Eighty percent of women living in communist East Germany always reached orgasm during sex, according to the Hamburg magazine Neue Revue in 1990. For West German women that figure was only 63 percent. Those counterintuitive findings confirmed two earlier studies, which East German sex researchers had published in 1984 and 1988. Those had found East German women reported high levels of sexual satisfaction outpacing those in the West.
The 1984 study’s authors contended socialism was to thank for women’s enjoyment of sex, specifically “the sense of social security, equal educational and professional responsibilities, equal rights and possibilities for participating in and determining the life of society.” In short, they claimed, women had better sex under socialism than under capitalism because socialism treated women better.
At face value, these findings seem suspect. Even with socialist ideas filtering into the left flank of the Democratic Party, we are accustomed to believing that everyday life under Soviet-style state socialism was repressive and awful. “There is something impalpable and unpleasant in the human climate” of communist countries, Nobel Laureate Czesław Miłosz once wrote, “if Hell should … condemn them to breathe in this aura forever, that would be punishment enough.” How on earth could women living in such bleak societies have fulfilling sex?
On August 12, 2017, Kristen Ghodsee, professor of Russian and East European studies at the University of Pennsylvania, published an op-ed in the New York Times, “Why Women Had Better Sex Under Socialism.” Taking those East German studies as a jumping-off point, Ghodsee argued that, in many ways, socialism was good for women. “Sometimes necessary social change,” she wrote, “needs an emancipation proclamation from above.”
To flesh out her argument (and, I suspect, to take on right-wing critics who attacked her article), Ghodsee last year published a book-length version with Nation Books titled Why Women Have Better Sex Under Socialism: And Other Arguments for Economic Independence. In its analysis of gender in both the West and the Soviet bloc, Ghodsee draws on revisionist scholarship that over the past several decades has fundamentally changed the way historians view socialism. She does so to argue that state socialism was often good to women and can teach Western democracies a thing or two about feminist policy.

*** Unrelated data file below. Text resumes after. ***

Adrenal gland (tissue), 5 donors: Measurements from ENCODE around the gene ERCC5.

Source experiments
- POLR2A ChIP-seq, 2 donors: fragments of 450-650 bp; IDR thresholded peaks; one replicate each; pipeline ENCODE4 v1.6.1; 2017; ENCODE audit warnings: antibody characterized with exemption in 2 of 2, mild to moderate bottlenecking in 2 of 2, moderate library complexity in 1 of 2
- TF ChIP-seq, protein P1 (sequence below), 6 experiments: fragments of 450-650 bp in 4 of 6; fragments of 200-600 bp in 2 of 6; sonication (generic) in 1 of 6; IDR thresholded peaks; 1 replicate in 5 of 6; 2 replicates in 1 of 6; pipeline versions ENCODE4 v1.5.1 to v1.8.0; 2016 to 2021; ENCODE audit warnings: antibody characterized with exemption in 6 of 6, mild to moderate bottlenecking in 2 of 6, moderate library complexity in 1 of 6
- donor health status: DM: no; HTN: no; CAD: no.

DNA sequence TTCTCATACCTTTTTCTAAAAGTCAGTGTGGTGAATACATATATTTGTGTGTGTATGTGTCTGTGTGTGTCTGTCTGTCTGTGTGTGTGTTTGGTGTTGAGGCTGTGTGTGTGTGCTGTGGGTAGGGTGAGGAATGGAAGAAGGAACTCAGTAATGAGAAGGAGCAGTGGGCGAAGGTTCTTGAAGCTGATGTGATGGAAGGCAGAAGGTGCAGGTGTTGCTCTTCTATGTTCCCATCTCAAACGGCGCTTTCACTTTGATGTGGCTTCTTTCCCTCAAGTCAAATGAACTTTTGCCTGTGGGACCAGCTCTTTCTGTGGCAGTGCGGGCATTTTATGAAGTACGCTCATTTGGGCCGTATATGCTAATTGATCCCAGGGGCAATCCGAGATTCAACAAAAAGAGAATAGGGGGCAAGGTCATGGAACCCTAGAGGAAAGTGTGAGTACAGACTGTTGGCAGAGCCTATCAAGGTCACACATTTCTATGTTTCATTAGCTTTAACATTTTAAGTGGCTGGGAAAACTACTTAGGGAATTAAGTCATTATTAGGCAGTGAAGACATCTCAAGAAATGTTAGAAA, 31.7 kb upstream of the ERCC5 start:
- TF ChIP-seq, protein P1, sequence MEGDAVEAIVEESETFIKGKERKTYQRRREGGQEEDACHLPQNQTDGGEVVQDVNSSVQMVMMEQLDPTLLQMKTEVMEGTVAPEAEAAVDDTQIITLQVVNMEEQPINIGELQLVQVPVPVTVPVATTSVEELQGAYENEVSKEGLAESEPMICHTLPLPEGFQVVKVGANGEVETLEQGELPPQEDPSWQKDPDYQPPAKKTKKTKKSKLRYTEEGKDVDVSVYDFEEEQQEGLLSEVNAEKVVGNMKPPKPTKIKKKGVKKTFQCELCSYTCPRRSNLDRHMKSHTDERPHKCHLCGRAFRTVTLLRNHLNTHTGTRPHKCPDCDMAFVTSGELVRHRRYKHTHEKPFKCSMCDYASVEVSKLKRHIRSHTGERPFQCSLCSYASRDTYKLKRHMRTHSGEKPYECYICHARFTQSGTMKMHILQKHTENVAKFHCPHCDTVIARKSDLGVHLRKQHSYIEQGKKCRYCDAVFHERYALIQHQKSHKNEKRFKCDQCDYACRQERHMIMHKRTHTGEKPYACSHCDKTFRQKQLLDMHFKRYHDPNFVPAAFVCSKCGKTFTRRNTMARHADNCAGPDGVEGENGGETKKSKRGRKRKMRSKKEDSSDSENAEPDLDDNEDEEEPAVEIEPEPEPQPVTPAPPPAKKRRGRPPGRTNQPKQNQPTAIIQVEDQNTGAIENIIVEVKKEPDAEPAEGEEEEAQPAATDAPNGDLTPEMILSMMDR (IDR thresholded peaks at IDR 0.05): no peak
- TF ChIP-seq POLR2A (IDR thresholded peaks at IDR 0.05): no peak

Ghodsee’s principal claim begins something like this: capitalism, especially its American variant, insists on a kind of rugged individualism that is inherently inimical to women’s economic success. Our economic, social and cultural norms all conspire to keep women financially dependent on men—which leads to the instrumentalization of sexual life. Citing a study by Roy Baumeister and Kathleen Vohs on “Sexual Economics,” Ghodsee notes that sexual interactions under capitalism often seem like “a market where women sell sex and men buy it with nonsexual resources.”
When women have sex for such reasons, Ghodsee suggests, they are less likely to enjoy it. The men probably are too. “Intimate relationships that are relatively free from the transactional ethos of sexual economics,” Ghodsee writes, “are generally more honest, authentic, and, well, just better.” In short, capitalism leads to bad sex.
Ghodsee’s broad critiques of capitalism are not new. As she herself points out, there is a whole pantheon of feminist Marxist thinkers dating to the nineteenth century. But the book is also part of a new wave of feminist skeptics of capitalism, from critiques of lean-in feminism to Nancy Fraser’s recent concern that institutional feminism “became capitalism’s handmaiden.”